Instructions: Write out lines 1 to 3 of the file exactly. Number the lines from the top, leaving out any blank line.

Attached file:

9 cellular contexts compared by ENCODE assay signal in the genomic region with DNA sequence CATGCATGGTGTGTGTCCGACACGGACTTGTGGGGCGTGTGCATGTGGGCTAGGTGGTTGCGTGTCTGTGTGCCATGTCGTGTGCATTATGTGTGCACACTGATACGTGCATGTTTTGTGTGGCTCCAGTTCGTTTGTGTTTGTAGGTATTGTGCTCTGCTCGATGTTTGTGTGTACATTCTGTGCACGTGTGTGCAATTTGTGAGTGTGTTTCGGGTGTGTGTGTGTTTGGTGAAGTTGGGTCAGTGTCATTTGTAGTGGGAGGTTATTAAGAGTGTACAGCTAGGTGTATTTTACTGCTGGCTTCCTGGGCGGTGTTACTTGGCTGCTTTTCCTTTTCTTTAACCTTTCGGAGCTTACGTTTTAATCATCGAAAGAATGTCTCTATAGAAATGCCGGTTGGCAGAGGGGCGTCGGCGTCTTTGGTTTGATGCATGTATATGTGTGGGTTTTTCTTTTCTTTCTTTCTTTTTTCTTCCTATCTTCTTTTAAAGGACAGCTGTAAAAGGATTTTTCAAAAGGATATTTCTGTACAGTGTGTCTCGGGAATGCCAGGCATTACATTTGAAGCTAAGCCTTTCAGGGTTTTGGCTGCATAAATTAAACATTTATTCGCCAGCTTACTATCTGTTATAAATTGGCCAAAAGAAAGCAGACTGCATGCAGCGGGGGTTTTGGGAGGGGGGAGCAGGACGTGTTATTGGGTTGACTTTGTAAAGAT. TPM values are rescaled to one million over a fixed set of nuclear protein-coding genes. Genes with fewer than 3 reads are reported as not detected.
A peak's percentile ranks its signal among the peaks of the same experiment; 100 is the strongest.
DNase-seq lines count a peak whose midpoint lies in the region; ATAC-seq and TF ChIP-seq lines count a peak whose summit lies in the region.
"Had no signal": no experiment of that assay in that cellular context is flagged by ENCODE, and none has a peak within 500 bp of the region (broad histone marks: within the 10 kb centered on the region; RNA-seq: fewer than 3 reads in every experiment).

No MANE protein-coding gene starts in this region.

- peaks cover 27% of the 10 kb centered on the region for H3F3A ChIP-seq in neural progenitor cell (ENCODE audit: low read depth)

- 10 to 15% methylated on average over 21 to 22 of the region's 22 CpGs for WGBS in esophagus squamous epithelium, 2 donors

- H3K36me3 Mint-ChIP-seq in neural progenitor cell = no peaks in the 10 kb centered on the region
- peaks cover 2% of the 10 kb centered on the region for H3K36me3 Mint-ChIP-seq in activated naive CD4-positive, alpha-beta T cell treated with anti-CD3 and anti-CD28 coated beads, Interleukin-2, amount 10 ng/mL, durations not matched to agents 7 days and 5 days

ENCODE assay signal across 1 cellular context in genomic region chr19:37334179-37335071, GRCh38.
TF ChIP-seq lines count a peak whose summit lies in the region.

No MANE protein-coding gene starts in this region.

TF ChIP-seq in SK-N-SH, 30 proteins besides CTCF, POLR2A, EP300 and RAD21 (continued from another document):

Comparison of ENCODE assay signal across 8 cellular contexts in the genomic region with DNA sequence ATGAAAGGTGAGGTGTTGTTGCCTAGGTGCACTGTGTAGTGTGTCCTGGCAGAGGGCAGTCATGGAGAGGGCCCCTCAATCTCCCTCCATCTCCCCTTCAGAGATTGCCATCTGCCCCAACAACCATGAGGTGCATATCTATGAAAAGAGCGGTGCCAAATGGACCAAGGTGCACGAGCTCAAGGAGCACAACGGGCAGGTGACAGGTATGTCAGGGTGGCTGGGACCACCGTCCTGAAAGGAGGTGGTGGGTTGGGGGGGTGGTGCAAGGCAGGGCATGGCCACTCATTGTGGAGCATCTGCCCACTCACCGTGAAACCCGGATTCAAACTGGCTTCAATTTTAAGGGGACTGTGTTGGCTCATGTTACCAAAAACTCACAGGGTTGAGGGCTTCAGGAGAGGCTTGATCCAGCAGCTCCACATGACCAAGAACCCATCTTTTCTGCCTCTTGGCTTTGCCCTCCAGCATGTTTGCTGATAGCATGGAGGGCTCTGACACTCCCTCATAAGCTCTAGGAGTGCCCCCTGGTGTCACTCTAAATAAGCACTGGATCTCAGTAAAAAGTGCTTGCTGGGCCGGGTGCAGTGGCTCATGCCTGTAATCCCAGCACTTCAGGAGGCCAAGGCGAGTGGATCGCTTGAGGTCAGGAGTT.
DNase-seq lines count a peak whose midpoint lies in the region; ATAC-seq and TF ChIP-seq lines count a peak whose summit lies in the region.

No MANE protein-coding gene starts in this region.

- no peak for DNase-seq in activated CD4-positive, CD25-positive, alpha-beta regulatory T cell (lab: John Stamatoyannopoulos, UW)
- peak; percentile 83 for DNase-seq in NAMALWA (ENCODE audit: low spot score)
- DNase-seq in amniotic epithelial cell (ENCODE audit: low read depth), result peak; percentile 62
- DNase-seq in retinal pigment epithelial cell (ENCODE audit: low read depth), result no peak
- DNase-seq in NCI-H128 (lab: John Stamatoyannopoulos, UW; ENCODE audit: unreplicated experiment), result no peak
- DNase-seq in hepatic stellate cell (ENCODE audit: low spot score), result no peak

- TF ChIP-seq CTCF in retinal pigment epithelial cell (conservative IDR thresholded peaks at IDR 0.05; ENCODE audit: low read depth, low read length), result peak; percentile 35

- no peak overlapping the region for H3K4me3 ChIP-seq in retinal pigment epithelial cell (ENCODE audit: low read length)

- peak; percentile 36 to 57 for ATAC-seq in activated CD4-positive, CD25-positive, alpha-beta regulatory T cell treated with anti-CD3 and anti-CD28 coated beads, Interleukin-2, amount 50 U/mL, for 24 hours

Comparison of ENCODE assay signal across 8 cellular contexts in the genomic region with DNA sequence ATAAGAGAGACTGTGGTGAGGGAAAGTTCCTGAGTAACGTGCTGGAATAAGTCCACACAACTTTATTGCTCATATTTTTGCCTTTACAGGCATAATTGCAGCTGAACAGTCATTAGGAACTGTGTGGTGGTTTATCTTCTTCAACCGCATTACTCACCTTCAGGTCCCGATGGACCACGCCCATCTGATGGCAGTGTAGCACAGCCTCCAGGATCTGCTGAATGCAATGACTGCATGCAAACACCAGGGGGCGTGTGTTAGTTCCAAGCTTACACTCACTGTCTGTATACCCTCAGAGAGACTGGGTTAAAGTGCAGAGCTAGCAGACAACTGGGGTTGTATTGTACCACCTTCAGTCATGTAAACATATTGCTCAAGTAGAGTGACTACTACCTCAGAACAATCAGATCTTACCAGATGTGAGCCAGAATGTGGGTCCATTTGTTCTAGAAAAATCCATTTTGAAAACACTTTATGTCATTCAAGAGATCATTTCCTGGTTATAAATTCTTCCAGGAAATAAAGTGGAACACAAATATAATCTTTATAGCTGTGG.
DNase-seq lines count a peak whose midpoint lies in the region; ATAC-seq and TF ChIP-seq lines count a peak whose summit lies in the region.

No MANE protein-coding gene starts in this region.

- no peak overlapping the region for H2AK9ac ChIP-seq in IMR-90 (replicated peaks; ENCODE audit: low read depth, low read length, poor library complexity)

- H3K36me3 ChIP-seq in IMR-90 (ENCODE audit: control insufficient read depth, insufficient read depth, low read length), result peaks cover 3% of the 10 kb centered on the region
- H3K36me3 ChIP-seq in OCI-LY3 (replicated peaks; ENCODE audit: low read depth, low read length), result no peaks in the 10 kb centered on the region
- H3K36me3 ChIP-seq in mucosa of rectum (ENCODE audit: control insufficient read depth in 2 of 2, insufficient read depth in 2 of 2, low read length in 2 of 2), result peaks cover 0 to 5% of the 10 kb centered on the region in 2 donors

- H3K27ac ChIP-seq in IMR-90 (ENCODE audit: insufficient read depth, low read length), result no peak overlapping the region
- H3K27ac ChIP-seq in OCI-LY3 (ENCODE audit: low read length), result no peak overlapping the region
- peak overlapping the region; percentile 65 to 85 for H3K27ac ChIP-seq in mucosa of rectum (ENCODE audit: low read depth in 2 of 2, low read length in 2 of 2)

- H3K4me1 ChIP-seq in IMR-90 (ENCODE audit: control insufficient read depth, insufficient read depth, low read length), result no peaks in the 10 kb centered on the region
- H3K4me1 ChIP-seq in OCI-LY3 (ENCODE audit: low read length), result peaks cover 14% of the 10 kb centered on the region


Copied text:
9 cellular contexts compared by ENCODE assay signal in the genomic region with DNA sequence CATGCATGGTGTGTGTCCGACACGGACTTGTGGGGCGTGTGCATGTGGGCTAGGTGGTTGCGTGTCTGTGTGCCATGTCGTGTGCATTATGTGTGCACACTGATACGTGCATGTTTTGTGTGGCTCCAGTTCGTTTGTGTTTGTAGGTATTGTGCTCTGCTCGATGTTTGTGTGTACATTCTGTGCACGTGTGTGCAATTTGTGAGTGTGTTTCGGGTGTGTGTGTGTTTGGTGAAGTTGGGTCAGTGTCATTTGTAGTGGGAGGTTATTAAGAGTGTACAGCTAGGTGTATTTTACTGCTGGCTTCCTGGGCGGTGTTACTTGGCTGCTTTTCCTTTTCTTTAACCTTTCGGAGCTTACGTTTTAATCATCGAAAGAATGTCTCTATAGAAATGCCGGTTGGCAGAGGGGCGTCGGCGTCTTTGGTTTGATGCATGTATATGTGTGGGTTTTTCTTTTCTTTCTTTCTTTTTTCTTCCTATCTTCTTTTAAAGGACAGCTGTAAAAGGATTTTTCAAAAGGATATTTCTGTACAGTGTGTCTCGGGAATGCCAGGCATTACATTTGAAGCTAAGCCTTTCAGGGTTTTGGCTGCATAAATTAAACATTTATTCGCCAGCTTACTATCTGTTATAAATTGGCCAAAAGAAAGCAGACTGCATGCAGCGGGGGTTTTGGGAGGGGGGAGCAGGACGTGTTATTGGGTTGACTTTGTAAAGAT. TPM values are rescaled to one million over a fixed set of nuclear protein-coding genes. Genes with fewer than 3 reads are reported as not detected.
A peak's percentile ranks its signal among the peaks of the same experiment; 100 is the strongest.
DNase-seq lines count a peak whose midpoint lies in the region; ATAC-seq and TF ChIP-seq lines count a peak whose summit lies in the region.